National planning and budgeting
National plans, policies, institutions and budgets are where governments begin to translate their commitments to women into practical steps towards gender equality. Too often, however, they fail to ensure that public services respond to women’s needs and priorities.
Gender-responsive budgeting is an innovative public policy tool that comprehensively assesses gender funding gaps and identifies actions to close them. It addresses gender bias and discrimination by analysing government budgets to ensure that national commitments to gender equality and women’s empowerment are adequately funded.
UN Women in Turkey works with the local governments to integrate gender equality and gender-responsive budgeting in their planning and policy making work and to hold governments accountable for their gender-equality commitments.
UN Women in Action in Turkey
In cooperation with UNDP, Sabancı University, Turkey’s ministries of the Interior, Education, and Family and Social Policies, the Union of Municipalities of Turkey, UN Women has been responsible for carrying out the gender-responsive budgeting component of the Joint UN Joint Programme Promoting the Human Rights of Women. Funded by the Sabancı Foundation, the project seeks to increase the capacities of local administrations, women’s civil society organizations and women studies centres at universities in 11 provinces monitor local governments’ efforts to comply with national gender equality commitments in their plans and budgets.
UN Women has conducted training in gender-responsive budgeting for 332 people from municipalities and civil society organizations. It has also prepared manuals so that municipalities could analyse, develop and monitor their plans and budgets from a gender perspective.
As a result of UN Women’s gender-responsive budget training, the new strategic plans (2015-2019) of Eskisehir, Çanakkale, Gaziantep, Kocaeli and Edirne municipalities include for the first time gender equality goals, targets and indicators, thereby ensuring that these municipalities will develop gender-responsive services and allocate sufficient budget for them.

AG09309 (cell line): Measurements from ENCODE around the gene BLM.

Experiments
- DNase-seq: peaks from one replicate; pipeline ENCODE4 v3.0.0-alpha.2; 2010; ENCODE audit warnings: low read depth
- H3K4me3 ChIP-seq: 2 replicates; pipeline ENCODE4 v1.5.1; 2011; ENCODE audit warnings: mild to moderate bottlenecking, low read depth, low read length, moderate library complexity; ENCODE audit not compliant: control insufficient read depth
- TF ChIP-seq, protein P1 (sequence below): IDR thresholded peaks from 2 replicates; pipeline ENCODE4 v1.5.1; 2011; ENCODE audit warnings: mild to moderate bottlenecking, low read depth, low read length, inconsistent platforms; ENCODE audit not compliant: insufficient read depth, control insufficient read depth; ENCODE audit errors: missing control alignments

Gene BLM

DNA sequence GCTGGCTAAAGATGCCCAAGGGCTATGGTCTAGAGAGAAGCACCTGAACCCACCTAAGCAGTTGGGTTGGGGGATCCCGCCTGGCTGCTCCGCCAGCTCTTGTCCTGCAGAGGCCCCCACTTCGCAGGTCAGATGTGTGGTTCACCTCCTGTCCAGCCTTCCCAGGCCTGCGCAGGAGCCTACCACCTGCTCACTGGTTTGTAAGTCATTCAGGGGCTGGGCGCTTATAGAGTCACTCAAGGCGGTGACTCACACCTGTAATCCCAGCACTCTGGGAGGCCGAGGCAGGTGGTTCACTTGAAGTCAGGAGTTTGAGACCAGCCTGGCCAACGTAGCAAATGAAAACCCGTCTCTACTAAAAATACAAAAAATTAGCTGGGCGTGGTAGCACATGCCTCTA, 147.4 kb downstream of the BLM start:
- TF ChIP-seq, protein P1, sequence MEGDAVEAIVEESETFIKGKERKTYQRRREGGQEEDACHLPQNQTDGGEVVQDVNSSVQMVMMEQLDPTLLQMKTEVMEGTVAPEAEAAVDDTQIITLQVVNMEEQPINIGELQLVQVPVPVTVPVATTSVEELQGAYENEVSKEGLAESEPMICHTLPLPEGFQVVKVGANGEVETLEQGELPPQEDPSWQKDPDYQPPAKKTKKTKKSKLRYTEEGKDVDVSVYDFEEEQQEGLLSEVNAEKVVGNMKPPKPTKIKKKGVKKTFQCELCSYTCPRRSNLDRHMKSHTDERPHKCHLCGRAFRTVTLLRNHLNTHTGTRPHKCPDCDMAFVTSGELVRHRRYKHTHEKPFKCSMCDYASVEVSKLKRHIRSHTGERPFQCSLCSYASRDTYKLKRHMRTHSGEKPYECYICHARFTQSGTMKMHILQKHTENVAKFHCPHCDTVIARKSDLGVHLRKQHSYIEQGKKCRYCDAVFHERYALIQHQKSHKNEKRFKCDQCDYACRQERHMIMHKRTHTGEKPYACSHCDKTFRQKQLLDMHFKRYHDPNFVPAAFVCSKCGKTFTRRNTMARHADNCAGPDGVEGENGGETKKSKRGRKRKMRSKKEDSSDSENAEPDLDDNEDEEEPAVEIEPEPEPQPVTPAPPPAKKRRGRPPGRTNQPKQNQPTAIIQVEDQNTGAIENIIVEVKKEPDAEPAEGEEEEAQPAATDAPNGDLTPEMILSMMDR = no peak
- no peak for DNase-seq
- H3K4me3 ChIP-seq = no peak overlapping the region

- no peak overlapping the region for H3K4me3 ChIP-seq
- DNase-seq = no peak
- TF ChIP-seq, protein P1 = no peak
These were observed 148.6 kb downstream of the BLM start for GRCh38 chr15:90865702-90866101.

This has already had an impact. Edirne Municipality hired its first female public transport system bus driver. In addition, Edirne’s new Strategic Plan includes hiring two female bus drivers each year until the end of planning period. To encourage women to apply, the Municipality will not collect the standard annual license charge from female drivers employed in public transportation.
After the training, Eskisehir Municipality conducted a gender analysis in health that found rural women had no access to free cancer screening. The Municipality then began to offer support services to rural women, including awareness raising on the importance of early cancer screening; making health centre appointments; and providing rural women with free public transport so they could access cancer screening. So far, 707 rural women have benefited from this service.
Erzincan municipality established a child care unit in a recreational area to women who previously were usually confined at home, and eliminated discrimination in its hiring practices.